Fjalstad says a poll by de Beaumont Foundation and pollster Dr. Frank Luntz revealed Americans are open to “vaccine verification,” but not vaccine passports.

“Your brand’s messages can be the difference between customers deepening their relationship with your brand or dropping it altogether,” Fjalstad says.

Data Strategy is the First Step in Real-Time Personalization
Janic suggests a foundational data strategy is the first step in any real-time personalization effort. Make sure you have a unified view of customers across their different interactions — from their browsing history to the booking experience, traveling, and beyond.

“Once you have that, identify which touchpoints are most relevant to specific customers and when,” she says. “If you’re running a week-long promotional offer, sending that via email is probably best.”

However, Janic advises that if it’s something that is more time-sensitive or location-dependent, then that’s the communication you’d send via SMS or push.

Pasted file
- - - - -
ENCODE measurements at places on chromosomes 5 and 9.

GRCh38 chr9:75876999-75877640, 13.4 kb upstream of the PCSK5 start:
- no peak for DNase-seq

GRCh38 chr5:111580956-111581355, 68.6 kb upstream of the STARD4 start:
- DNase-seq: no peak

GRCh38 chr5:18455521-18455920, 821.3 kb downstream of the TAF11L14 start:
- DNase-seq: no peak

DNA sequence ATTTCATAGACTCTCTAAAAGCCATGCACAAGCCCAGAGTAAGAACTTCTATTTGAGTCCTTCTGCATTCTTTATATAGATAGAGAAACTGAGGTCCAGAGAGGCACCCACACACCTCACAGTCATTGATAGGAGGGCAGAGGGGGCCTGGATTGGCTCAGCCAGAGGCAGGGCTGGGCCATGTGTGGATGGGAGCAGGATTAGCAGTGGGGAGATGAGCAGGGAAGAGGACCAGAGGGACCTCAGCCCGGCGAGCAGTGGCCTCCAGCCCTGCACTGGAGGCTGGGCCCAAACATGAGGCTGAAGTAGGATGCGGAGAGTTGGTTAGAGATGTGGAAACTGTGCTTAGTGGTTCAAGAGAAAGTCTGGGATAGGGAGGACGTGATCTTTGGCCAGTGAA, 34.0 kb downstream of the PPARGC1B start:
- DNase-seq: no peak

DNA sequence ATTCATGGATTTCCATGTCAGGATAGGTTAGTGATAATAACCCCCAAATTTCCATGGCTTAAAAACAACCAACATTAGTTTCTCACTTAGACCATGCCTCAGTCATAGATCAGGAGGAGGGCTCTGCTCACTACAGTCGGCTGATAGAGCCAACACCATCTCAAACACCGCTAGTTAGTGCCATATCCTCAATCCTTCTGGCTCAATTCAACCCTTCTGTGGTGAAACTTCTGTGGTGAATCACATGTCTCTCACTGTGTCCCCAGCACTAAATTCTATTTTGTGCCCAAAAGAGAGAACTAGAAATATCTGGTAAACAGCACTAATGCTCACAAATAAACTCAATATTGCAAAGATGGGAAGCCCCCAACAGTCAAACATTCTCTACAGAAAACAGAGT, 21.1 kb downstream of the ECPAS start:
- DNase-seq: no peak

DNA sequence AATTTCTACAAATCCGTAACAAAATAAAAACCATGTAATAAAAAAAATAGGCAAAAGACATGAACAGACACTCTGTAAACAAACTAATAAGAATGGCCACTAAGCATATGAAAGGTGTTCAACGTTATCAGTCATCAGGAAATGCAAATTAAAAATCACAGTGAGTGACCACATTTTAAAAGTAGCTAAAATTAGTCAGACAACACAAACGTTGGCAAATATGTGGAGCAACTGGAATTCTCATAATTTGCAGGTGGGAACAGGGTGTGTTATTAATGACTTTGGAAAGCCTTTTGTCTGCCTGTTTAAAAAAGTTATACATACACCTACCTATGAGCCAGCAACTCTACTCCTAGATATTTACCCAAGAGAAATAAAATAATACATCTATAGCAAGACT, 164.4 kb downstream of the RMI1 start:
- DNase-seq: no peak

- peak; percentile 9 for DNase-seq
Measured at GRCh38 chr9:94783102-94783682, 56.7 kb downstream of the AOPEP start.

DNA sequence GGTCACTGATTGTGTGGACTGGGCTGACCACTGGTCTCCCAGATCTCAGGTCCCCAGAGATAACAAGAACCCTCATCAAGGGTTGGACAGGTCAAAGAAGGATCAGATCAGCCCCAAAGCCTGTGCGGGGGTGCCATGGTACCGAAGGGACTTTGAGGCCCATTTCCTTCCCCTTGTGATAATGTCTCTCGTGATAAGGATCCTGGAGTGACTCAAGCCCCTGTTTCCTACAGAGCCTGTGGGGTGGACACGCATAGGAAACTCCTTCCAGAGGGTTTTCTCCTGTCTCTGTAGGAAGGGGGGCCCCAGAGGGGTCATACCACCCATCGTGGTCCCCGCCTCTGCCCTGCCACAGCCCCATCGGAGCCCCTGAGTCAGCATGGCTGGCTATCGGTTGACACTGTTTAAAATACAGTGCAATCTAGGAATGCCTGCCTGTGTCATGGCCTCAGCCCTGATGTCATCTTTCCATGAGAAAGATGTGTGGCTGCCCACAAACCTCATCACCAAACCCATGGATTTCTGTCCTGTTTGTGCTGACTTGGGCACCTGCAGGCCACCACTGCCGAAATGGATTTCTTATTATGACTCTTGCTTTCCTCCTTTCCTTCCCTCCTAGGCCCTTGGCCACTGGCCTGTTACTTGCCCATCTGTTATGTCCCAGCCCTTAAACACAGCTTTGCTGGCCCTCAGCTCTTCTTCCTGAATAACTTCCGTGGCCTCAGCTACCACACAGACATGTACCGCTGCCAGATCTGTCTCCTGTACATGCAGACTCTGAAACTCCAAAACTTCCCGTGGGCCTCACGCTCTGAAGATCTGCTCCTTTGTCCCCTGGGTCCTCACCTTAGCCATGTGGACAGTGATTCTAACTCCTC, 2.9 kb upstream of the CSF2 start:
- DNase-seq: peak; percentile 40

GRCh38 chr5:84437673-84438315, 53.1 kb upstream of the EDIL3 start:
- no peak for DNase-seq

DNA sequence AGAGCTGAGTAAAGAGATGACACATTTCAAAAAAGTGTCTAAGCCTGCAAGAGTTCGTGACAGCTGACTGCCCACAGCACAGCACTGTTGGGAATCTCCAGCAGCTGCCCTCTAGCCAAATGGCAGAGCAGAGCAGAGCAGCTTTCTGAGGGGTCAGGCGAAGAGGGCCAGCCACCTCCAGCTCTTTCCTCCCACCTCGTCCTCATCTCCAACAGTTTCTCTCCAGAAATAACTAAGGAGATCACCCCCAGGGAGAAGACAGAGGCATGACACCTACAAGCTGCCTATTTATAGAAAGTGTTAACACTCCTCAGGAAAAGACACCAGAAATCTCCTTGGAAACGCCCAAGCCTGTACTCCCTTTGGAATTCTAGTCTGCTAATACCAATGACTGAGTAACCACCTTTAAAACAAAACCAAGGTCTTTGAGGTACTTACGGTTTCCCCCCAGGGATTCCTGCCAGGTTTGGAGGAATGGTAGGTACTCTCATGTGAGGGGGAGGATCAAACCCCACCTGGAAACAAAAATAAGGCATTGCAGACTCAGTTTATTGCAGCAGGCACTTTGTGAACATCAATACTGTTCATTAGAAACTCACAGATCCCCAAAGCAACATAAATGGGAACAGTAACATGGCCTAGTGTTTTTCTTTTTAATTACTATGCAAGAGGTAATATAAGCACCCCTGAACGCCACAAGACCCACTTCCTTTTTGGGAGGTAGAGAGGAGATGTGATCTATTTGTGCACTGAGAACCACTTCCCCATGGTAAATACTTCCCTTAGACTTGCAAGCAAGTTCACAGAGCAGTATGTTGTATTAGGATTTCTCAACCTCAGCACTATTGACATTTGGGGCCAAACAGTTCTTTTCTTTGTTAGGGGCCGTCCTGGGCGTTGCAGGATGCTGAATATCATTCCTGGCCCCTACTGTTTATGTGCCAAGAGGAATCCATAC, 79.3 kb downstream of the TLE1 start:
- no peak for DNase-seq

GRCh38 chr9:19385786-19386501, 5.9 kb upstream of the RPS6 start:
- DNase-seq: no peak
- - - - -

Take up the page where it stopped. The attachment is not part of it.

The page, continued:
When it comes to engagement best practices, Andreadakis says travel or hospitality brands should move beyond seeing their brand as the center of the customer experience. He says thinking about the broader customer ecosystem allows brands to understand what moments will have the greatest impact on customer engagement.
“For travel brands, this means that sometimes the most impactful moment is out of their control. The customer sees the entire journey as one experience,” Andreadakis says. “Taking the flight has the same importance as their experience traveling to the airport, their time at the airport, lounge access, etc.